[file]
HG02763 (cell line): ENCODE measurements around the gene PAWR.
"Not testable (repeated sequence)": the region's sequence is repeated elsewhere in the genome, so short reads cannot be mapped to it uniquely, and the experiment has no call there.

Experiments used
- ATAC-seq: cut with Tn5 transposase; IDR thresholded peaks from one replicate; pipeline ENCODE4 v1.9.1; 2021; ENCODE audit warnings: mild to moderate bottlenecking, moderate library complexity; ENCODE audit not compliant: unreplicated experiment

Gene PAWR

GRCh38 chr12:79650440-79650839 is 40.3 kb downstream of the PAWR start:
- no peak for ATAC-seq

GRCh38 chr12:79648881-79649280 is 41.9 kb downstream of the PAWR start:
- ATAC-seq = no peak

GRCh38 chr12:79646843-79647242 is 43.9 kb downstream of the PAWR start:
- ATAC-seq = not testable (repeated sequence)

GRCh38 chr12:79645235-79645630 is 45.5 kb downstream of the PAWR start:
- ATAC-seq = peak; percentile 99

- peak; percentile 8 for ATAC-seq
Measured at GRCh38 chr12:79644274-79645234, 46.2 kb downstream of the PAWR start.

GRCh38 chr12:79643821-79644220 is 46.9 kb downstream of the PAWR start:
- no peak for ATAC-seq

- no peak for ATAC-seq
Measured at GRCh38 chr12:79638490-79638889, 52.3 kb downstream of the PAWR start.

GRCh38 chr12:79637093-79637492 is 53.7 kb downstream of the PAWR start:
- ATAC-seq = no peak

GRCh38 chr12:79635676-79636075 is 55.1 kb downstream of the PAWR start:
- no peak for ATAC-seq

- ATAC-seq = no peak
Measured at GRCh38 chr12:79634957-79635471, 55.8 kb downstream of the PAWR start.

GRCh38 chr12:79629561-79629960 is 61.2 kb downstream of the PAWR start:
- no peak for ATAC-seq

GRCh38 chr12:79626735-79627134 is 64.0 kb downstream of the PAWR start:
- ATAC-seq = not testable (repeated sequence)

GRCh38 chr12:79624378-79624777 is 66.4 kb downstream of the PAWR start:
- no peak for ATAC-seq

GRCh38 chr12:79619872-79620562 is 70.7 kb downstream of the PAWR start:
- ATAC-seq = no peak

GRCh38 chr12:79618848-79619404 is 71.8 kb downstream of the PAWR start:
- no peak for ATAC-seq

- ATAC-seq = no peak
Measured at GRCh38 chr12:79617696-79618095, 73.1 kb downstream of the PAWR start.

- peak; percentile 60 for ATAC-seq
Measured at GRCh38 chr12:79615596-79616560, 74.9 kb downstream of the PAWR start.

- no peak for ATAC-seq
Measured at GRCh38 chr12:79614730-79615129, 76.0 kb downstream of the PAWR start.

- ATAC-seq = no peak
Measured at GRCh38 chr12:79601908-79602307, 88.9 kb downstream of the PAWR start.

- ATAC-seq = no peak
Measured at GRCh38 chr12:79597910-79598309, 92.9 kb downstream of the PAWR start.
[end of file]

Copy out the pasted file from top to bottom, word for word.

HG02763 (cell line): ENCODE measurements around the gene PAWR.
"Not testable (repeated sequence)": the region's sequence is repeated elsewhere in the genome, so short reads cannot be mapped to it uniquely, and the experiment has no call there.

Experiments used
- ATAC-seq: cut with Tn5 transposase; IDR thresholded peaks from one replicate; pipeline ENCODE4 v1.9.1; 2021; ENCODE audit warnings: mild to moderate bottlenecking, moderate library complexity; ENCODE audit not compliant: unreplicated experiment

Gene PAWR

GRCh38 chr12:79650440-79650839 is 40.3 kb downstream of the PAWR start:
- no peak for ATAC-seq

GRCh38 chr12:79648881-79649280 is 41.9 kb downstream of the PAWR start:
- ATAC-seq = no peak

GRCh38 chr12:79646843-79647242 is 43.9 kb downstream of the PAWR start:
- ATAC-seq = not testable (repeated sequence)

GRCh38 chr12:79645235-79645630 is 45.5 kb downstream of the PAWR start:
- ATAC-seq = peak; percentile 99

- peak; percentile 8 for ATAC-seq
Measured at GRCh38 chr12:79644274-79645234, 46.2 kb downstream of the PAWR start.

GRCh38 chr12:79643821-79644220 is 46.9 kb downstream of the PAWR start:
- no peak for ATAC-seq

- no peak for ATAC-seq
Measured at GRCh38 chr12:79638490-79638889, 52.3 kb downstream of the PAWR start.

GRCh38 chr12:79637093-79637492 is 53.7 kb downstream of the PAWR start:
- ATAC-seq = no peak

GRCh38 chr12:79635676-79636075 is 55.1 kb downstream of the PAWR start:
- no peak for ATAC-seq

- ATAC-seq = no peak
Measured at GRCh38 chr12:79634957-79635471, 55.8 kb downstream of the PAWR start.

GRCh38 chr12:79629561-79629960 is 61.2 kb downstream of the PAWR start:
- no peak for ATAC-seq

GRCh38 chr12:79626735-79627134 is 64.0 kb downstream of the PAWR start:
- ATAC-seq = not testable (repeated sequence)

GRCh38 chr12:79624378-79624777 is 66.4 kb downstream of the PAWR start:
- no peak for ATAC-seq

GRCh38 chr12:79619872-79620562 is 70.7 kb downstream of the PAWR start:
- ATAC-seq = no peak

GRCh38 chr12:79618848-79619404 is 71.8 kb downstream of the PAWR start:
- no peak for ATAC-seq

- ATAC-seq = no peak
Measured at GRCh38 chr12:79617696-79618095, 73.1 kb downstream of the PAWR start.

- peak; percentile 60 for ATAC-seq
Measured at GRCh38 chr12:79615596-79616560, 74.9 kb downstream of the PAWR start.

- no peak for ATAC-seq
Measured at GRCh38 chr12:79614730-79615129, 76.0 kb downstream of the PAWR start.

- ATAC-seq = no peak
Measured at GRCh38 chr12:79601908-79602307, 88.9 kb downstream of the PAWR start.

- ATAC-seq = no peak
Measured at GRCh38 chr12:79597910-79598309, 92.9 kb downstream of the PAWR start.